The U.S. economy has experienced 10 recessions since 1945 and been in a downturn 14% of the time. Since 1982, there have been only 2 shallow recessions and they accounted for only 6% of the period. The decline in macroeconomic volatility has resulted from the impact of globalization on inflation and monetary policy. During Alan Greenspan’s tenure as Fed Chairman, American imports quadrupled. The lower inflation rate which resulted from globalization has lessened the pressure on the Fed to pursue a highly restrictive monetary policy. It has been able to fine tune the business cycle far more effectively than in the past. The two recessions resulted from factors which it could not control. The Iraqi occupation of Kuwait produced a large rise in oil prices during 1990 and 1991. The collapse of the internet and information technology bubble during 2001 produced a sharp decline in capital spending. There are a few indicators which suggest the risk of recession is high. Retail employment has declined in five of the past seven months and is now 0.7% lower than it was one year ago. In the past, falling retail employment always signaled a recession. The yield curve is inverted and has become more inverted during the past eight weeks as market concerns about further Federal Reserve tightening have abated. The yield curve is not always an accurate predictor of recession, but it does point to be at least a major slowdown.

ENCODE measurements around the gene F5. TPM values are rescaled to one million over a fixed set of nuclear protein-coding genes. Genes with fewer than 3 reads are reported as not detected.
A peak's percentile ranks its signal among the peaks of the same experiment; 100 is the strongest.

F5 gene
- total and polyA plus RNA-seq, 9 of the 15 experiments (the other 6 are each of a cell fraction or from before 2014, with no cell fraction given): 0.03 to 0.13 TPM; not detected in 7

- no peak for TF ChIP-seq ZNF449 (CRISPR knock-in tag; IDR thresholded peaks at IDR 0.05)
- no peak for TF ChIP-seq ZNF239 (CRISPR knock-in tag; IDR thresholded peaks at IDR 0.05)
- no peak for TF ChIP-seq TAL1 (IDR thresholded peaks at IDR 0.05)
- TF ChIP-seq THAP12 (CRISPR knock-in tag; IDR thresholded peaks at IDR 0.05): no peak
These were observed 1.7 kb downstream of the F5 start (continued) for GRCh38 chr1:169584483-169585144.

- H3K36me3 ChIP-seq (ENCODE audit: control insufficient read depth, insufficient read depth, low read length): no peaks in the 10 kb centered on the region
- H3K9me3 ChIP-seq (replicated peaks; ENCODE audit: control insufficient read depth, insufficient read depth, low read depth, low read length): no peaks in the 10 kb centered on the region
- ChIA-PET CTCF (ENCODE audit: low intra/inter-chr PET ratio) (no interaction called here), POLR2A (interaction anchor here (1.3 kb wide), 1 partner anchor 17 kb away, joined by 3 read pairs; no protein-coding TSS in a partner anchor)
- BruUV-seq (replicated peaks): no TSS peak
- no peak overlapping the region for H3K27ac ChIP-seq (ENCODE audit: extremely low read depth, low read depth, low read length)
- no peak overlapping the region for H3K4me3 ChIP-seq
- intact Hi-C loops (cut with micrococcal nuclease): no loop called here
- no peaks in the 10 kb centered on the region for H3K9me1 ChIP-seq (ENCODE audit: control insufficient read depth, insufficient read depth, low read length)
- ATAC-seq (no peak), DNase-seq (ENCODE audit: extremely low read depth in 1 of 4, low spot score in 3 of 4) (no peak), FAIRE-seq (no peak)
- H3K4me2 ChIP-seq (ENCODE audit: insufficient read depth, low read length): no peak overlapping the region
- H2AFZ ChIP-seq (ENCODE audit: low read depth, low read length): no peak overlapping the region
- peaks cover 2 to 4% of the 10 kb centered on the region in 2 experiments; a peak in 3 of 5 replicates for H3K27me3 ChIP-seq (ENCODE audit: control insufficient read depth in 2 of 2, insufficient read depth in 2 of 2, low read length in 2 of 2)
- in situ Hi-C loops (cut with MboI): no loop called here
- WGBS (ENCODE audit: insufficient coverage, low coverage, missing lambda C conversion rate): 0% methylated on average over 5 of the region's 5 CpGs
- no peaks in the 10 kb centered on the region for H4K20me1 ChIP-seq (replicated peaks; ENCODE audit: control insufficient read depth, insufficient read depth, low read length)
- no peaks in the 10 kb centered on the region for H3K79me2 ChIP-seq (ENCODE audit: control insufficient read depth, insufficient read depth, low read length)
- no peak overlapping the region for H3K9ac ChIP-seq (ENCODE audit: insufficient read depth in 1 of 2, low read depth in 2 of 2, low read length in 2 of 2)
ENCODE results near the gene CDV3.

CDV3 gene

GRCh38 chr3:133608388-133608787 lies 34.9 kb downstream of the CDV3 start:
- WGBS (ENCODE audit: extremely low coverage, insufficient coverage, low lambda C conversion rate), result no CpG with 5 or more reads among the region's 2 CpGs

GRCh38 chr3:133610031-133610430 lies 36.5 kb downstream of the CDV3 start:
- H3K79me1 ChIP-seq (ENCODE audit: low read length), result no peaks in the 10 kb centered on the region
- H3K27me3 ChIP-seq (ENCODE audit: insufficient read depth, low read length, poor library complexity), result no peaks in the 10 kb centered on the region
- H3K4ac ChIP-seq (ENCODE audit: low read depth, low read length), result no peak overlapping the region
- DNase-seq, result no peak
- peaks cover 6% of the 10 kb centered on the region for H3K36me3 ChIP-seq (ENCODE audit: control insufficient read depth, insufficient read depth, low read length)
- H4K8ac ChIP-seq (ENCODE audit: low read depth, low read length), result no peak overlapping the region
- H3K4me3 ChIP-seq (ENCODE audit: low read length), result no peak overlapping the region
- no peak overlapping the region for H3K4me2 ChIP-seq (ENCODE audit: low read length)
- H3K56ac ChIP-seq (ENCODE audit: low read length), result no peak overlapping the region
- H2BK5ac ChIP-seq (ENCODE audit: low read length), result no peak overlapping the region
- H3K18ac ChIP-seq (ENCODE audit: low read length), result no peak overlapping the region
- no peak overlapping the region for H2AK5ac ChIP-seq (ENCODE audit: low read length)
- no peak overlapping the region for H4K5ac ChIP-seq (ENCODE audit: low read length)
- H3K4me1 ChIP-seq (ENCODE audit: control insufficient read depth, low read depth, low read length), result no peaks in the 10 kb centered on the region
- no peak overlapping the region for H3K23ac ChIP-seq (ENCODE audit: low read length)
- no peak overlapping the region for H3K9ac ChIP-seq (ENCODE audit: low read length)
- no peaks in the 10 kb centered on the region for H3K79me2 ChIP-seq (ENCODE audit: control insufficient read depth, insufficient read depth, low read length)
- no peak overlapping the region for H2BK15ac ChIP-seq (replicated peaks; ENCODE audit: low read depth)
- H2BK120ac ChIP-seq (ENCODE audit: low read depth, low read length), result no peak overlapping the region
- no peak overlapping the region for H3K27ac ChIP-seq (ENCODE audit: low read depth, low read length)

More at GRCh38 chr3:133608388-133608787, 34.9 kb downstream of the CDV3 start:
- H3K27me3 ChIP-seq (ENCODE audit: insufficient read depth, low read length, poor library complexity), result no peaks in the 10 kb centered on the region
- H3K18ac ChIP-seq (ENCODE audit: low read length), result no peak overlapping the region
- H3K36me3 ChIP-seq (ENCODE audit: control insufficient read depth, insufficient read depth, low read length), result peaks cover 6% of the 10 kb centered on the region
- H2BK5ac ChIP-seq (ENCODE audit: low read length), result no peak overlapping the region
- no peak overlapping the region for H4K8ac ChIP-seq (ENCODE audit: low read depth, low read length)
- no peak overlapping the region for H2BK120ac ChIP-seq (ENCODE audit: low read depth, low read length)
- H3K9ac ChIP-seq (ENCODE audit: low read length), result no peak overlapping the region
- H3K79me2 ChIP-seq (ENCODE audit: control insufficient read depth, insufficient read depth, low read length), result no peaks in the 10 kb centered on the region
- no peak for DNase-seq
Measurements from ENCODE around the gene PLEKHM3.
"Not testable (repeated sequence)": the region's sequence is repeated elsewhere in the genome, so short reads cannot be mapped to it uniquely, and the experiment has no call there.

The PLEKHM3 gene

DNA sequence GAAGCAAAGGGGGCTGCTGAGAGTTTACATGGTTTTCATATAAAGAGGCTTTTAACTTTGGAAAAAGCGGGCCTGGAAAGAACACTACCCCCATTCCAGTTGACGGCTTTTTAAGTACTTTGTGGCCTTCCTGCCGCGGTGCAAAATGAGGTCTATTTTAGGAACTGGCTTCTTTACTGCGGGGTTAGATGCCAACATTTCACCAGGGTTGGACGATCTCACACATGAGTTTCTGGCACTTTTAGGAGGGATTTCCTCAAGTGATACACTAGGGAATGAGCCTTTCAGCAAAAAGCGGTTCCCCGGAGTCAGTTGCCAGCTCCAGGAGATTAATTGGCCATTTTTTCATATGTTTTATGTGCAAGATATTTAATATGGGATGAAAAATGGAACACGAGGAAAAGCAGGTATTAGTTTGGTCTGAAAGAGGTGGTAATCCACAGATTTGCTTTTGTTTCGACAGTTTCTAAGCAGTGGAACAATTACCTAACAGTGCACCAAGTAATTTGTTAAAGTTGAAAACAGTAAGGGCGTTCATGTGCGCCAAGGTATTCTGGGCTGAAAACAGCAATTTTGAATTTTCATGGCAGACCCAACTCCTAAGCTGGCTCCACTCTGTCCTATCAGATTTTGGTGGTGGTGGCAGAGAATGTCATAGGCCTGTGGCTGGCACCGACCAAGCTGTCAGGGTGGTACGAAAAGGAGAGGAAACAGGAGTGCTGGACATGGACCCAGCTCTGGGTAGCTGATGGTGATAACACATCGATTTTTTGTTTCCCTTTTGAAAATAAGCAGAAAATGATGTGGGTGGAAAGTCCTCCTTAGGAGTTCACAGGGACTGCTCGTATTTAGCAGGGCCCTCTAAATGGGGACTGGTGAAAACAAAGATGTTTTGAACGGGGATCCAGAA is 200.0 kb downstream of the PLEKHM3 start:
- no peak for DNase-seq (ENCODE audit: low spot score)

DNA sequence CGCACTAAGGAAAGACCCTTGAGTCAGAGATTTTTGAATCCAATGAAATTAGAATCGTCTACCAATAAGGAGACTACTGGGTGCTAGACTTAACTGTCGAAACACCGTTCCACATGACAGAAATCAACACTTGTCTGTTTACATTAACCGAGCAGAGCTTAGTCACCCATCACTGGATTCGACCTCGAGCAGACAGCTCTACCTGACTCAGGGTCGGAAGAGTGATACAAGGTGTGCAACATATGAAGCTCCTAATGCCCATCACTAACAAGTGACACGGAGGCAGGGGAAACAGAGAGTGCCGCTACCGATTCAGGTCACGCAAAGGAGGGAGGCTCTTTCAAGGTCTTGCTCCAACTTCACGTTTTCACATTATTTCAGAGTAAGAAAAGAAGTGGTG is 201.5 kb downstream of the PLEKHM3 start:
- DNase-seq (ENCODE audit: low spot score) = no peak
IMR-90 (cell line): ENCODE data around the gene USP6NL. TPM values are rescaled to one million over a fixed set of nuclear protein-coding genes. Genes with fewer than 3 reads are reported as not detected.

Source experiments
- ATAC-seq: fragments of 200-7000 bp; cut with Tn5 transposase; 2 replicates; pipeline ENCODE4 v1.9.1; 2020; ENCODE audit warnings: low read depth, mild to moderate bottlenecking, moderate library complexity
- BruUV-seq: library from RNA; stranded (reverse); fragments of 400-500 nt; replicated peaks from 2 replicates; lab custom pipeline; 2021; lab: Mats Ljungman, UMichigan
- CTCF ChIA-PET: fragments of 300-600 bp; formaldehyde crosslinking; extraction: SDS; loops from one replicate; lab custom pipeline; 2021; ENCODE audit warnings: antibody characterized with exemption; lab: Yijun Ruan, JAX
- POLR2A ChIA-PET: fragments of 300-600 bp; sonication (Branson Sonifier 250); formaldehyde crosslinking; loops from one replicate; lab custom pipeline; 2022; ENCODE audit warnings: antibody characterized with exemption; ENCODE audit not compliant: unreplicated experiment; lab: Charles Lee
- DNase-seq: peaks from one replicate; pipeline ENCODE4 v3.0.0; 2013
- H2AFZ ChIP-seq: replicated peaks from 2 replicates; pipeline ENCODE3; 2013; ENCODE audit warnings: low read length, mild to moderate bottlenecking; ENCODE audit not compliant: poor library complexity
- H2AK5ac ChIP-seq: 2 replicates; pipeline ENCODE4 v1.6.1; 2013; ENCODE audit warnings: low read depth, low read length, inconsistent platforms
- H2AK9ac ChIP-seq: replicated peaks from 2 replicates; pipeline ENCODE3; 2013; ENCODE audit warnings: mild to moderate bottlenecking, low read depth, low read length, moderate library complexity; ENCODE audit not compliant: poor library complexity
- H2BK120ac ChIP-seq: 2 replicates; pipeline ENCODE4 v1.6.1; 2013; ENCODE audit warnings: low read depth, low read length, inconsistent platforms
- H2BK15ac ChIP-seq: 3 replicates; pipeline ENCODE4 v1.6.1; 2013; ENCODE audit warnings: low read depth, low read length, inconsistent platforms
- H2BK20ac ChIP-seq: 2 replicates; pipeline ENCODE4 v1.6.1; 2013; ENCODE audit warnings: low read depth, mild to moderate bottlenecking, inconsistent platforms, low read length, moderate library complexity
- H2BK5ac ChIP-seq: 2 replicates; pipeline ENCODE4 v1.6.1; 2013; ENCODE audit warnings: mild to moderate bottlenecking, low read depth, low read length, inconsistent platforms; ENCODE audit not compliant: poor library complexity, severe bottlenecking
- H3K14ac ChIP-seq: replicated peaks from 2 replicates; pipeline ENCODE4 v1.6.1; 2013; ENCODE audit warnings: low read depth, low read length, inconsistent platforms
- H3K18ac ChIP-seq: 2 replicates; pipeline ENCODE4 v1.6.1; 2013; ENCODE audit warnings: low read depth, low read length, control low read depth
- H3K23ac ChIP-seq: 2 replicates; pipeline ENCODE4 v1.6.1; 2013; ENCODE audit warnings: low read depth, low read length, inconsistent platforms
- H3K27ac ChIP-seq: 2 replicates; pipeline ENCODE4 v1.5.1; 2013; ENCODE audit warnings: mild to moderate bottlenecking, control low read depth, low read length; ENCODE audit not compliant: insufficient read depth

The best argument against recession during the next twelve months is the health of the U.S. corporate sector. After seventeen quarters of double digit profit growth, corporate profit margins are at record highs and corporate balance sheets have lots of cash. There is little pressure on firms to slash investment or employment as a result of falling profits. Surveys of business confidence indicate that the executives perceive risk in the outlook but they are not yet alarmed. The economy is also benefiting from strong non-residential construction and buoyant exports. The stock market has rallied to levels close to its previous peak as well. There is little doubt that the housing downturn will dampen both residential construction and consumer spending. The great controversy centers on the speed of adjustment. Will a sharp decline in mortgage equity withdrawals depress consumption quickly or gradually? Will capital spending, exports, and non-residential construction be able to offset job losses in homebuilding, furniture, real estate, and mortgage lending?
The other major gainer from falling gasoline prices could be congressional Republicans. The opinion polls show that there is a striking correlation between gasoline prices and the popularity of President Bush. The sharp rise in gasoline prices during the past year contributed to his slump in the opinion polls. The recent decline in gasoline prices helped to bolster the president’s approval rating to 47% from the mid-30’s. The futures markets also showed a decline in the probability of the Democrats winning control of the House until the Foley scandal broke last Friday. If the Democrats win control of the Congress, the risk will increase of tax increases and protectionist trade policies. If the Republicans retain control, both risks will diminish. The most important consequence of falling gasoline prices could therefore be the impact on public policy in 2007-2008. It could lessen the odds of the Democrats winning a victory large enough to bolster their agenda for policies hostile to economic growth in 2007.